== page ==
However it is very patient unfriendly.
No stretchers allowed.
Safe patients on business class is fine.
There should be a word for the sensation we experience when peeling back the foil lid from a tray of warm gloop. There’s a release of tension, a sense of comfort coupled with anticipation.
I adore aeroplane food. From the soggiest £7 bacon sandwich on an early-morning easyJet flight, to the grandest gratin (which wasn’t really that grand, but I ate it on the one occasion I flew business and was given a proper knife and fork), I find it all thrilling and delicious. When I’m down on the ground I’m hardly a culinary connoisseur, but at 10,000 feet, I genuinely enjoy all flavours – especially hot, salty and beige. So I’m sad to hear that British Airways is cutting meals in economy class for people on long-haul flights. In a bid to keep costs down, those on flights shorter than eight and a half hours will no longer be served two full hot meals. Just one meal, and a snack.
People profess to hate airline food, so it’s strange that my fellow passengers always turn into jumpy meerkats as soon as the flight attendants start wheeling a trolley down the aisles. I suspect few people want to admit that they lose any discernment concerning their diets when they get off the ground. After all, it’s very hard to go to India and brag about how much you enjoyed all the authentic dishes, and how anyone who orders tikka masala should serve time for crimes against taste if you confess to smacking your lips over cheesy tomato pasta and an individual Lily O’Brien truffle. But when you’re flying, the food is an event, and the ritual of unwrapping and discovering what’s for dinner is one of the highlights of my holidays. It definitely beats hours spent walking the streets searching for secret restaurants that no other tourist has heard of.
Once you’re in the air, flying can be very boring. If it isn’t boring, there’s probably turbulence and you’re desperately telling yourself that everything is normal and quite dull really, while your brain screams “THIS IS IT, WE’RE ALL GOING TO DIE!” Being given a warm container of savoury goo surrounded by mystery plastic packets is as exciting and yet as reassuringly familiar as being given a Christmas stocking. This is especially true when you’re on an overnight flight, and you’re woken up with a gentle request to open your blinds, and the offer of a cup of tea and something with a sausage in it.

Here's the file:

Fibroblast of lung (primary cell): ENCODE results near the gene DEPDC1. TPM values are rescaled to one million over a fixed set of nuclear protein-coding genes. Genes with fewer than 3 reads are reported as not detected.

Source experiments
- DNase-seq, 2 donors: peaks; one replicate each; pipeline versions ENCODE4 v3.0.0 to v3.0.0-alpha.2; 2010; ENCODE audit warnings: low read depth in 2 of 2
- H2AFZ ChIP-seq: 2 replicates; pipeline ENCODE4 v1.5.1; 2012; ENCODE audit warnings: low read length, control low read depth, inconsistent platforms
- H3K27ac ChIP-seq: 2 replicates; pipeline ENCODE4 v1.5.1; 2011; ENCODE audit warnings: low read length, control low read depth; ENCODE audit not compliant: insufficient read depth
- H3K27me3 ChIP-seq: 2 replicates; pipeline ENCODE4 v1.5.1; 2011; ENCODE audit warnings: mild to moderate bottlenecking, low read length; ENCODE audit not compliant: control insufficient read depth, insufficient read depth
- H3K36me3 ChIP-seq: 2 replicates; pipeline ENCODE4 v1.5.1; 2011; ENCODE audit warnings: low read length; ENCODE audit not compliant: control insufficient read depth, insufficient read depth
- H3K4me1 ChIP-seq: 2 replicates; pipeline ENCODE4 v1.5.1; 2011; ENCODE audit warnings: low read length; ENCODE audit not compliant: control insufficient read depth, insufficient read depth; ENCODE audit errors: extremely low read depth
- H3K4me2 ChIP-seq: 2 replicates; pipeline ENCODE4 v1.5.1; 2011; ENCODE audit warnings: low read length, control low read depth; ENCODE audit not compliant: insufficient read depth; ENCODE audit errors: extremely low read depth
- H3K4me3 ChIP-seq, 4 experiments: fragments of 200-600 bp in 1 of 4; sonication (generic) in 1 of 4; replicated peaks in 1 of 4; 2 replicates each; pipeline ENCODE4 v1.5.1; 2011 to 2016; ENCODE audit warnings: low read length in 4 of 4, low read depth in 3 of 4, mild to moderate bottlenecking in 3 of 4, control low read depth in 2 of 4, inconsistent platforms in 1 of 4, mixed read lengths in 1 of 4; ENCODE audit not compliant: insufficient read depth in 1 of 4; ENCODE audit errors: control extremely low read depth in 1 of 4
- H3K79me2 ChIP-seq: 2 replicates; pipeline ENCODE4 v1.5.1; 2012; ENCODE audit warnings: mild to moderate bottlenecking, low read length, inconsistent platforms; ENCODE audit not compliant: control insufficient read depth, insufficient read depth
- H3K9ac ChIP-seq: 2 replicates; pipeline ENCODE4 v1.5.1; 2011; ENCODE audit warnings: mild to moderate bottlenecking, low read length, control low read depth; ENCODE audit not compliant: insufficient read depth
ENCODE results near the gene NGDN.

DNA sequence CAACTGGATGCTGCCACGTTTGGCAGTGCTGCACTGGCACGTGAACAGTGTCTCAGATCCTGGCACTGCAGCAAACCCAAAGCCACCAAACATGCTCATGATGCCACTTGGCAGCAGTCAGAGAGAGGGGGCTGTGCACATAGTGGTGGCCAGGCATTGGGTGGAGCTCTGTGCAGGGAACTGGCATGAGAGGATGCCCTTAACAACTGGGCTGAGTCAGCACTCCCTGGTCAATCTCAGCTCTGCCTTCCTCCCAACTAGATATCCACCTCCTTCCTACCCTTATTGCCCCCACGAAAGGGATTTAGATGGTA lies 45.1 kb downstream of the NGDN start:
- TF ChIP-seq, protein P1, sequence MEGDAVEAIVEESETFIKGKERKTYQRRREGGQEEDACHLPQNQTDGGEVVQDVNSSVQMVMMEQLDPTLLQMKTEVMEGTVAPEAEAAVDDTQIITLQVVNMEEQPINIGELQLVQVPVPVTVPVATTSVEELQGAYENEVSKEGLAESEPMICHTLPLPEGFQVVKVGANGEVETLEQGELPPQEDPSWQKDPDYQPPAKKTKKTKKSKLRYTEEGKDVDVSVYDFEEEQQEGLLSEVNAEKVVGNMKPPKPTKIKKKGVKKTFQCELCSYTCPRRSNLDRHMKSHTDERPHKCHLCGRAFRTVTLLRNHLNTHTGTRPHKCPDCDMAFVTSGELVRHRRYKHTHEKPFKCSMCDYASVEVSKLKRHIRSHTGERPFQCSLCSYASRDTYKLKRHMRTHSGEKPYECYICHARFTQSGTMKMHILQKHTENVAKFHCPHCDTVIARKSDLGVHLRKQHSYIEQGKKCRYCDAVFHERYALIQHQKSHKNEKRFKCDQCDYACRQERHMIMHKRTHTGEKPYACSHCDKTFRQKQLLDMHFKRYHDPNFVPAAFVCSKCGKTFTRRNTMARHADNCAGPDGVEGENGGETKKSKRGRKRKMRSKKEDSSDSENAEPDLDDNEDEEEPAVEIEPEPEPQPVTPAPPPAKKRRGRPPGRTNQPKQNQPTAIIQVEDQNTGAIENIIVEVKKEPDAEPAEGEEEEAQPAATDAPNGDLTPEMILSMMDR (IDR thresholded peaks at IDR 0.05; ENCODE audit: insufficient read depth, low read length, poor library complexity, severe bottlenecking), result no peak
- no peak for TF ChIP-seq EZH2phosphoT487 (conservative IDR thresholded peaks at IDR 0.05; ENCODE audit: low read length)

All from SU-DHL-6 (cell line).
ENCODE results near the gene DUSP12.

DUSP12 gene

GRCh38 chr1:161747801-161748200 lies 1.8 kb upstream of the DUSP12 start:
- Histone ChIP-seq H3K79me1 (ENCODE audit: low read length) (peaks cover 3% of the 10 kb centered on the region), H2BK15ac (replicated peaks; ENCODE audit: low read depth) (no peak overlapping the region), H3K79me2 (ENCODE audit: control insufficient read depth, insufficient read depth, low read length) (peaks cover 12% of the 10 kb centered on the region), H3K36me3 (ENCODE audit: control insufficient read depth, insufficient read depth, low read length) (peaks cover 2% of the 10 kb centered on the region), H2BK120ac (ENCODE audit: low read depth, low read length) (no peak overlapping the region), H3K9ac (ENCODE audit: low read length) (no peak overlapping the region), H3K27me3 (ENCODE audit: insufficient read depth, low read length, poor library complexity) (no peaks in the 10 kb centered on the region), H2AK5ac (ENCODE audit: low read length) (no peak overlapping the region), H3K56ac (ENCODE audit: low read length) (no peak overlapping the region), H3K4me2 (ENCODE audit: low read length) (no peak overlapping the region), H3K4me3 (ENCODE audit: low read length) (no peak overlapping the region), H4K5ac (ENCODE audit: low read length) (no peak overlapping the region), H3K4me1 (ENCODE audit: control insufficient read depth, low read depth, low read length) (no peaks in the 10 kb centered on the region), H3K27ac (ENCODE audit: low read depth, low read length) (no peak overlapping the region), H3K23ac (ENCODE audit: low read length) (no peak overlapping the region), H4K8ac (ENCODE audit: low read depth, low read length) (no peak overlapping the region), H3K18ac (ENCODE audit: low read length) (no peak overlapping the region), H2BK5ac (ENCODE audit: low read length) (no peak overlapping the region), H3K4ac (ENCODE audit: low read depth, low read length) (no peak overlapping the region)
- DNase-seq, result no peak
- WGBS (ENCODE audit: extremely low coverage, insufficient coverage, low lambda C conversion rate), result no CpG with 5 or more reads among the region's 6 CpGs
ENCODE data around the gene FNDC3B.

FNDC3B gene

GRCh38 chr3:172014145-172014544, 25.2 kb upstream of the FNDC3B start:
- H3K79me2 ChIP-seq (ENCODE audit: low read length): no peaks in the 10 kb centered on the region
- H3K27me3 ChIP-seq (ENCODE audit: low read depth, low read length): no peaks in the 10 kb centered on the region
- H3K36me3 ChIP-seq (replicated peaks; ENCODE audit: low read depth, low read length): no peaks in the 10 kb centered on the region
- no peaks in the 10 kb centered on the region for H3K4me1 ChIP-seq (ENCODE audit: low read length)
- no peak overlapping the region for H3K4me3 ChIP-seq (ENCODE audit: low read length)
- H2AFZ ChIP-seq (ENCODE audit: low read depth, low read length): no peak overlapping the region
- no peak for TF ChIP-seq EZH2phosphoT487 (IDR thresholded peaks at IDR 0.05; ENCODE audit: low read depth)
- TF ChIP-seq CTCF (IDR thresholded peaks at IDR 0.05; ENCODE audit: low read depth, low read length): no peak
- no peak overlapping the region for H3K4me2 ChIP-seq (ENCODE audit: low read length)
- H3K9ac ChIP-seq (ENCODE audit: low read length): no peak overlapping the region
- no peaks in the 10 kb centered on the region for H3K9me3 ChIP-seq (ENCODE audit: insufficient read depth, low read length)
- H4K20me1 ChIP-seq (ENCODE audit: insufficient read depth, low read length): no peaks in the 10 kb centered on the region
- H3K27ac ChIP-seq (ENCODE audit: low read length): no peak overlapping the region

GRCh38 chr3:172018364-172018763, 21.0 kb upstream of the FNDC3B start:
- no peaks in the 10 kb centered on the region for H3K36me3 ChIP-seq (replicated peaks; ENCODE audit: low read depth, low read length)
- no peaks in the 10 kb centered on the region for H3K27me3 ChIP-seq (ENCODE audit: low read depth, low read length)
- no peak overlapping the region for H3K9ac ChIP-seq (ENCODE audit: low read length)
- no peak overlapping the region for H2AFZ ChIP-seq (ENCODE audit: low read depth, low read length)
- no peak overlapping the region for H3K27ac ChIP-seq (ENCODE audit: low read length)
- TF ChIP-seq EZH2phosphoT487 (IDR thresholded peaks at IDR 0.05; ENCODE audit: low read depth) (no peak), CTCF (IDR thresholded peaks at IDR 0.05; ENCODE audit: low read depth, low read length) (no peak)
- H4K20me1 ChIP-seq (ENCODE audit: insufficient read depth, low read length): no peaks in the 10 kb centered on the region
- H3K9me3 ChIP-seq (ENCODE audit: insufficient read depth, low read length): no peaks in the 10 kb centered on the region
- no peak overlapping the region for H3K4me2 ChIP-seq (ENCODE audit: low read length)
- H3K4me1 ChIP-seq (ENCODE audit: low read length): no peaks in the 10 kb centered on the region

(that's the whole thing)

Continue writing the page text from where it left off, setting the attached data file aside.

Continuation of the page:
Obviously many airlines already charge their passengers for food. Most of us are familiar with the joke that it’s only a matter of time before some low-cost operators start charging us to go to the toilet, but our expectations are plummeting. The majority of us don’t brandish our boarding passes hoping for a brilliant meal – we just want to get to our destination safely, at the same time as our suitcases. Often, I’m not even hungry when the seatbelt sign goes off, I’m just looking for distraction and diversion. It’s not as though I need extra energy to fly, when I’m going to be almost entirely sedentary for hours on end.
Yet, food on a flight is a kind of punctuation. It’s like a cocktail hour, petits fours after pudding, or Sweden’s fika – the coffee and cake you take with your colleagues in the afternoon. It’s a ritual that helps me to fantasise that I’m somehow still connected to the golden age of aviation. I can pretend to be Don Draper on his way to LA to land the Sunkist account, even though I’m covered in crumbs and watching an old episode of Family Guy. In-flight dinners allow us to maintain the idea that there’s still something glamorous about being on a plane. I’m sure that cutting meals will save money, but for passengers it will make journeys slightly less exciting than getting a National Express coach. At least on the bus you get extra leg room and a more interesting view.